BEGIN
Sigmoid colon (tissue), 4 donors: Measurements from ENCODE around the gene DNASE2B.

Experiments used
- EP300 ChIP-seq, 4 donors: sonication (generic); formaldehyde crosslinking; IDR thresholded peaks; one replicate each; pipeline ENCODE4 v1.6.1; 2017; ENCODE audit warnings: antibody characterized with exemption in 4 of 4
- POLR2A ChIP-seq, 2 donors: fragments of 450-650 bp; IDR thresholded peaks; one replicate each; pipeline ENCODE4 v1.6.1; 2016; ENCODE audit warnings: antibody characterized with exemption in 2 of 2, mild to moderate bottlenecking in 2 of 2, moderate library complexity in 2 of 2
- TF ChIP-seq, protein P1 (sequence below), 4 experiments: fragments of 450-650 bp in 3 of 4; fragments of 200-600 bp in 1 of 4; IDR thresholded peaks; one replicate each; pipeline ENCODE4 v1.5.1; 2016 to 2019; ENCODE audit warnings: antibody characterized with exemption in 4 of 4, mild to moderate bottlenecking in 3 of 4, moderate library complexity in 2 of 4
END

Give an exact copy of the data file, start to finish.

Sigmoid colon (tissue), 4 donors: Measurements from ENCODE around the gene DNASE2B.

Experiments used
- EP300 ChIP-seq, 4 donors: sonication (generic); formaldehyde crosslinking; IDR thresholded peaks; one replicate each; pipeline ENCODE4 v1.6.1; 2017; ENCODE audit warnings: antibody characterized with exemption in 4 of 4
- POLR2A ChIP-seq, 2 donors: fragments of 450-650 bp; IDR thresholded peaks; one replicate each; pipeline ENCODE4 v1.6.1; 2016; ENCODE audit warnings: antibody characterized with exemption in 2 of 2, mild to moderate bottlenecking in 2 of 2, moderate library complexity in 2 of 2
- TF ChIP-seq, protein P1 (sequence below), 4 experiments: fragments of 450-650 bp in 3 of 4; fragments of 200-600 bp in 1 of 4; IDR thresholded peaks; one replicate each; pipeline ENCODE4 v1.5.1; 2016 to 2019; ENCODE audit warnings: antibody characterized with exemption in 4 of 4, mild to moderate bottlenecking in 3 of 4, moderate library complexity in 2 of 4